How PR Practitioners Can Adopt LGBTQ-Inclusive Communications 


Troy Blackwell Jr.

With a second wave of Covid-19 ahead, the resurgence of Black Lives Matter protests, and the recent 6-3 Supreme Court decision regarding workplace protections against discrimination for LGBTQ employees — Public Relations firms have a spotlight shining on them to see how they rise to the evergreen case for diversity. 

Pride, since its birth in June 1969 when the Stonewall riots launched the modern movement for LGBTQ+ rights, has always been about protest and policy. At the forefront of the movement, you had many activists, especially BIPOC and Transwomen, leading the way and public relations professionals that helped to elevate those messages. As PR professionals, we are the storytellers for social justice and have an obligation to elevate the most vulnerable among us. The LGBTQ community is wide and diverse in itself. 2020 is highlighting the intersectionalities within the LGBTQ community as the fight for racial justice and protections for trans individuals take center stage. For example, criminal justice isn’t just a Black issue — it is also an LGBTQ issue. LGBTQ people, especially LGBTQ people of color and trans individuals, are disproportionately likely to be arrested and incarcerated. 40% of young people and women who are incarcerated identify as LGBTQ.

Many professionals fear that being out will affect their career opportunities and potential advancement. To combat that fear during these crucial times, it is important for PR agencies and in-house teams to adopt LGBTQ-inclusive communications and provide support to employee resource groups. If an LGBTQ employee resource group doesn’t already exist, I encourage leaders to empower their staff to start one if they would like and to include intersectionality in their programming. Additionally, I encourage PR professionals to adopt LGBTQ-affirming language including the use of gender pronouns in email signatures and the use of gender-neutral language when referring to work titles (ie., say Chairperson instead of Chairman).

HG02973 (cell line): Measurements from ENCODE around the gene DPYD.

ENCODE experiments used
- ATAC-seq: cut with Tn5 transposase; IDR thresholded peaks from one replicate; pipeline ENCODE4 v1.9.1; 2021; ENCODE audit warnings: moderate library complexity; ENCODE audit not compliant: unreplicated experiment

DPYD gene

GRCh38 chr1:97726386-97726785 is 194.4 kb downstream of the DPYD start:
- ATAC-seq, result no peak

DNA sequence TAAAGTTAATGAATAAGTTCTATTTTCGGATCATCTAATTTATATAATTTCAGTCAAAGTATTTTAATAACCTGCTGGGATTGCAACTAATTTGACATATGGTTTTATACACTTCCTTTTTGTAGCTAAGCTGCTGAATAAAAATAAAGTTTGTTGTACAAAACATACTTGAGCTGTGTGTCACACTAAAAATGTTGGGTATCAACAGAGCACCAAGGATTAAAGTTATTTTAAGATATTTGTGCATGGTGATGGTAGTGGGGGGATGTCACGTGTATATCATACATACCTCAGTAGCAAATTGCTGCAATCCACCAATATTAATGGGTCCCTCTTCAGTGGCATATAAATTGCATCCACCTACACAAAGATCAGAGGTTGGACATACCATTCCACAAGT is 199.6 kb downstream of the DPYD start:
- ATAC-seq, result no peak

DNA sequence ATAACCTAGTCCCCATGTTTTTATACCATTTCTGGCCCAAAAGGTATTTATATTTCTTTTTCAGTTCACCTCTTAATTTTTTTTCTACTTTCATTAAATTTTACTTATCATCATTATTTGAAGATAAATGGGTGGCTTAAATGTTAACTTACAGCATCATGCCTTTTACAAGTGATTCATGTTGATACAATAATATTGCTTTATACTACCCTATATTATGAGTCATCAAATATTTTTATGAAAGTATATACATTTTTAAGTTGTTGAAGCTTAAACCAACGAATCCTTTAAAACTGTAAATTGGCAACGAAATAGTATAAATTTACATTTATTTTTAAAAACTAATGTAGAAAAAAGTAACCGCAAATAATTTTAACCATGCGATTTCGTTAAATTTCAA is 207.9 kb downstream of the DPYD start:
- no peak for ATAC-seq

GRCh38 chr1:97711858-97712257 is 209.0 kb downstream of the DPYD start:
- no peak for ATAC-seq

Last but not least, it would be helpful for agencies to include an LGBTQ recruiting and retention strategy as part of their diversity outreach. Due to the overlapping intersectionality within the LGBTQ community, especially with women and people of color, this extension of diversity will help amplify the voices of the most underrepresented and increase opportunities.

About the Author: A champion for diversity, Troy Blackwell is a seasoned communications strategist. He was most recently the Head of Press Logistics for Philanthropist Tom Steyer, where he managed the presidential candidates traveling press and national broadcast operations. Prior to this, he worked as a press advance lead for Senator Kamala Harris’ presidential campaign and an associate in the Obama White House. In 2019, he was the Senior Director for PRSA-NY’s Big Apple Awards where he drove partnerships with over 50 public relations agencies on diversity pipeline initiatives and awarded Beyonce’s longtime publicist Yvette Noel-Schure. He is on the Board of Advisors for the Museum of Public Relations, PRSA Tri-state, and the Black Public Relations Society-NY. Troy was included on CRAIN’S New York Notable LGBTQ Leaders and Executives list, and is finishing his Master degree in Strategic Communications at Columbia University.

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